CASE 16056 Published on 17.09.2018

A rare case of renal failure due to perianeurysmal retroperitoneal fibrosis – CT evaluation



Case Type

Clinical Cases


Smarda Magdalini, Gourtsoyianni Sofia, Fagkrezos Dimitrios, Lama Niki, Maniatis Petros

'Konstantopouleion' General Hospital of N. Ionia, Department of Computed Tomography and Interventional Radiology; 3, Agias Olgas Street, 14233, Nea Ionia, Athens, Greece; Email:

71 years, male

Area of Interest Arteries / Aorta, Urinary Tract / Bladder, Kidney ; Imaging Technique CT-Angiography, CT, Digital radiography
Clinical History
A 71-year old male patient presented to our hospital with a 5-month history of low back pain, nausea and weight loss. Clinical examination revealed a prominent abdominal aorta, whereas laboratory examinations showed good haematological profile and high creatinine and urea blood levels, for which the patient was admitted in the renal dialysis unit.
Imaging Findings
A triple phase computed tomography (CT) examination of the abdomen and pelvis was performed (unenhanced, arterial and portal phase post-IV contrast administration), which showed a fusiform aortic aneurysm below the origin of the renal arteries. In addition, a concentric, lobulated, retroperitoneal soft tissue mass (mean attenuation:40 HU) surrounded the aortic aneurysm, from the level of the renal arteries till below the iliac bifurcation (Fig. 1). The aforementioned mass enveloped both ureters (Fig. 2), and therefore caused bilateral moderate hydronephrosis (Fig. 3). Post-contrast media injection phases revealed no active extravasation from the aneurysm, while there was no soft tissue enhancement demonstrated (Fig. 4). Bilateral hydronephrosis was treated with pigtail catheter placement in both kidneys (Fig. 5).
Perianeurysmal retroperitoneal fibrosis (RPF) is part of the disease spectrum of chronic periaortitis (CP), an unusual fibro-inflammatory condition characterised by adventitial and periadventitial inflammation, medial thickening and advanced atherosclerosis. As a disease entity, it has the same histopathological findings as CP, in conjunction with inflammatory abdominal aortic aneurysm (AAA) existence [1-6]. The pathogenesis of the disease still remains unclear, with several pathogenic theories being proposed so far, including a) inflammatory reaction to antigens in the atherosclerotic plaques b) autoimmune systemic disease manifestation and c) IgG4-related systemic disease manifestation [4, 7, 8].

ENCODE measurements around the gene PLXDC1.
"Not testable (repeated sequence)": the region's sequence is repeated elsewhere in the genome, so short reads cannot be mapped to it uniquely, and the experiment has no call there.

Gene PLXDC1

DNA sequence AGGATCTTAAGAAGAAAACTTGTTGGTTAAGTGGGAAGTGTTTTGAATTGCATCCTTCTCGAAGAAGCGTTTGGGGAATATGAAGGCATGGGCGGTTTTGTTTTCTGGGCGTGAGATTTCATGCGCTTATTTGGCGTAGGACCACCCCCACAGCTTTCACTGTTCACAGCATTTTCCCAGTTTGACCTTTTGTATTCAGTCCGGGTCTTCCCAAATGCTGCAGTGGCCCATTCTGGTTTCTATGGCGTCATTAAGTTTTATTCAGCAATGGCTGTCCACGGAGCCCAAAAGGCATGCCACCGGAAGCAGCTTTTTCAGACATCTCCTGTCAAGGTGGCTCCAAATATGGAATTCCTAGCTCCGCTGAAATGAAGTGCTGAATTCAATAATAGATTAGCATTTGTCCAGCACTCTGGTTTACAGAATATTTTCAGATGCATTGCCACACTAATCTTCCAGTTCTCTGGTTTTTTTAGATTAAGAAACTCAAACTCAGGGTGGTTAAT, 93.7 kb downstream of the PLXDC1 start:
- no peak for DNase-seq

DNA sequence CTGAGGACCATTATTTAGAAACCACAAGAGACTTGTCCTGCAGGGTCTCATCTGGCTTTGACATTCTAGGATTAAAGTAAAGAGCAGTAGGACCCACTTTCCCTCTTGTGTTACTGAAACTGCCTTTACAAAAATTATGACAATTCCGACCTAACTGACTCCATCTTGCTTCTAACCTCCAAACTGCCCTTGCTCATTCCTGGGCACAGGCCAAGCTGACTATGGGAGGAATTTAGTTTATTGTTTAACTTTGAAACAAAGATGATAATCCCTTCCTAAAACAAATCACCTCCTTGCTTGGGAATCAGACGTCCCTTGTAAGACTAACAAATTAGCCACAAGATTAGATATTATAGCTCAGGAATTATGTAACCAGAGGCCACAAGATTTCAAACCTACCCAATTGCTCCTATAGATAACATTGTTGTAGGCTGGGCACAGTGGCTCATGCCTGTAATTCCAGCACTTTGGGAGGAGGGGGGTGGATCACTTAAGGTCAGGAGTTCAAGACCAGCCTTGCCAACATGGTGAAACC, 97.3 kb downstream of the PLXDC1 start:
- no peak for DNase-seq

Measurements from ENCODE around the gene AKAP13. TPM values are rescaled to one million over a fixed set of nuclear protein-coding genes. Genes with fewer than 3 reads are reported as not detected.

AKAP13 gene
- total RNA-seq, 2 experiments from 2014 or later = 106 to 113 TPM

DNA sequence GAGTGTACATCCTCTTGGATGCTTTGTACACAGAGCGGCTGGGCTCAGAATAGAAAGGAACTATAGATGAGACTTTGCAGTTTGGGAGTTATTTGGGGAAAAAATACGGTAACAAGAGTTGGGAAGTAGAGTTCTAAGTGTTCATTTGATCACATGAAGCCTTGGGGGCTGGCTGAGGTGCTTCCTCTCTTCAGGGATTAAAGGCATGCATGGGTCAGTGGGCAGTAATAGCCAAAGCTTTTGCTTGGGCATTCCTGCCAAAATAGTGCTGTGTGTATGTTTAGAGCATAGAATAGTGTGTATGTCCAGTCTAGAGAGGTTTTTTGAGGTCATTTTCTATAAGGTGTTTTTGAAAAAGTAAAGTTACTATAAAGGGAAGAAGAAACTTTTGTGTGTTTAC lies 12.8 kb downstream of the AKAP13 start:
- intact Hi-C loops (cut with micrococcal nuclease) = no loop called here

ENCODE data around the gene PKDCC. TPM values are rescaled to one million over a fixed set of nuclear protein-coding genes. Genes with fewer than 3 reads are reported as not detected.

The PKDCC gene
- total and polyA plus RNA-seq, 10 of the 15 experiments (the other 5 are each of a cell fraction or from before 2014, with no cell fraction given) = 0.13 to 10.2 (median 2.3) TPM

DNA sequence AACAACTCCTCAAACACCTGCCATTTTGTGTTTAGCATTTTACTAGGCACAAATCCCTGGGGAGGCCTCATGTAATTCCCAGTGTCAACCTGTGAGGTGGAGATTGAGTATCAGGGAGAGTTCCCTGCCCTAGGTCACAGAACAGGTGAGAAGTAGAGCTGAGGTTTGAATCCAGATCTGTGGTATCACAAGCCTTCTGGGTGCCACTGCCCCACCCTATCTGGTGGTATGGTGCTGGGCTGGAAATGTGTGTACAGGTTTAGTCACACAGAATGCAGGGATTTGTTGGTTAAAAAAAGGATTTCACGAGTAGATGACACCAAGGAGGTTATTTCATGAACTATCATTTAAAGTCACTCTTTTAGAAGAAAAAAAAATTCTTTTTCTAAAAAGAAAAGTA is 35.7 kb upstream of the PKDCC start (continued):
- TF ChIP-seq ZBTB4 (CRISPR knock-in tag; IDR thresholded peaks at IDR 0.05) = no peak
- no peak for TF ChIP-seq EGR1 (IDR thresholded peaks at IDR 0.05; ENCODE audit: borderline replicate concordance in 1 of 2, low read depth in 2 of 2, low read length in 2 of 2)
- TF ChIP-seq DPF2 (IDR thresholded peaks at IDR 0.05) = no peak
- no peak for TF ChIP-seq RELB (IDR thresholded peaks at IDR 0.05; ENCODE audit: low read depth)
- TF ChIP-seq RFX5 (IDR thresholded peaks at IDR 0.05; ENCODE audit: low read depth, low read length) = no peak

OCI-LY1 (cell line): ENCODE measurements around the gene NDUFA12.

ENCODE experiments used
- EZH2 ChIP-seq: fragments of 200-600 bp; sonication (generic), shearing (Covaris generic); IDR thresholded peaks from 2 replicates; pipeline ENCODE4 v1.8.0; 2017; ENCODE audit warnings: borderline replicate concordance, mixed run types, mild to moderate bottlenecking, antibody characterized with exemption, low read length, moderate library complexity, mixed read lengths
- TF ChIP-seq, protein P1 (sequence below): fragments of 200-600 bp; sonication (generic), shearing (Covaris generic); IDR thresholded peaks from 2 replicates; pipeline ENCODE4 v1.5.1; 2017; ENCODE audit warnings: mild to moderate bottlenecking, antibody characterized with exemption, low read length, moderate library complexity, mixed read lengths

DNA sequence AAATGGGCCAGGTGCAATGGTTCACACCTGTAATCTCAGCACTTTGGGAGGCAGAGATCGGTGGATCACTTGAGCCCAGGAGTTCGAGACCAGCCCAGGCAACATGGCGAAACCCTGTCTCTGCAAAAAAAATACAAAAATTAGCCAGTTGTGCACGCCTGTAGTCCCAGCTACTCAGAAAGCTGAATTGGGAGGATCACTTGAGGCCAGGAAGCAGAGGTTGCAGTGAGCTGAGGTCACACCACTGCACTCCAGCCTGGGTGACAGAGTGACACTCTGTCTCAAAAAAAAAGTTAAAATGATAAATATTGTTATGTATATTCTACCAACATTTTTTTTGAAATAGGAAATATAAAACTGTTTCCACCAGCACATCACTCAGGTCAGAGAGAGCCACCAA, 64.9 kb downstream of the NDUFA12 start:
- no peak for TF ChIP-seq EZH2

Clinical symptoms are nonspecific, including anorexia, weight loss, low-grade fever and dull pain over the flank, low back pain, or diffuse abdominal pain. As the disease progresses and the soft tissue encases proximal organs, symptoms may include renal colic pain (in case of ureter obstruction), lower extremity oedema and deep vein thrombosis due to extrinsic compression of lymphatic vessels and deep veins. Varicocele, scrotal swelling, and hydrocele may also occur because of obstruction of the lymphatics and venous drainage [9].

CT imaging is essential for the diagnosis and treatment of perianeurysmal RPF, as it can help determine the extent of the aneurysm and to assess possible adjacent organs encasement due to soft tissue mass existence. It can also help distinguish among the various pathological conditions included in the disease spectrum of CP. More precisely, unlike idiopathic RPF, in perianeurysmal RPF there is by definition aortic dilatation, and in contrast to inflammatory AAA there is usually entrapment of adjacent organs (most often ureters or venous and lymphatic drainage) [1-9]. In addition, perianeurysmal RPF differs from infected (mycotic) aneurysm as in the second case the aneurysm is saccular and not fusiform-shaped, with rupture risk and periaortic gas existing in some cases [10]. CT imaging may also help to evaluate the stage of the disease, as soft tissue mass enhances during the active phase, whereas chronic stages are characterised by absence or mild enhancement [11].

Histopathological examination of the surrounding soft tissue is needed for definite diagnosis. Steroids and immunosuppressive agents are used as first-line therapy, as they lead to restoration of pyeloureteral dilatation and regression of the fibrosis. Ureteral stenting and/or percutaneous nephrostomy is also required in order to relieve ureteral obstruction. Aneurysm follow-up and surgical intervention may also be needed [12-14].

Written informed patient consent for publication has been obtained.
Differential Diagnosis List
Perianeurysmal retroperitoneal fibrosis with bilateral ureter obstruction.
Idiopathic retroperitoneal fibrosis
Inflammatory abdominal aortic aneurysm
Infected aneurysm
Final Diagnosis
Perianeurysmal retroperitoneal fibrosis with bilateral ureter obstruction.
Case information
DOI: 10.1594/EURORAD/CASE.16056
ISSN: 1563-4086